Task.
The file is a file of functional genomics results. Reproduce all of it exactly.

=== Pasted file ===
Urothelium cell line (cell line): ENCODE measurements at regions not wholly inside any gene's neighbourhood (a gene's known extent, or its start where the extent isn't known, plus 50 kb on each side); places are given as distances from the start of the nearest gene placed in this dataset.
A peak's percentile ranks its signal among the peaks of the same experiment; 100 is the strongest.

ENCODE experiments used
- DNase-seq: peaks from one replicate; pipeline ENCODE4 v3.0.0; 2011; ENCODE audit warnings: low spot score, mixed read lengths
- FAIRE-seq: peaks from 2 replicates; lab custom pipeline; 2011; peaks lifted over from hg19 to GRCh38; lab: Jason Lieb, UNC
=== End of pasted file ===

Urothelium cell line (cell line): ENCODE measurements at regions not wholly inside any gene's neighbourhood (a gene's known extent, or its start where the extent isn't known, plus 50 kb on each side); places are given as distances from the start of the nearest gene placed in this dataset.
A peak's percentile ranks its signal among the peaks of the same experiment; 100 is the strongest.

ENCODE experiments used
- DNase-seq: peaks from one replicate; pipeline ENCODE4 v3.0.0; 2011; ENCODE audit warnings: low spot score, mixed read lengths
- FAIRE-seq: peaks from 2 replicates; lab custom pipeline; 2011; peaks lifted over from hg19 to GRCh38; lab: Jason Lieb, UNC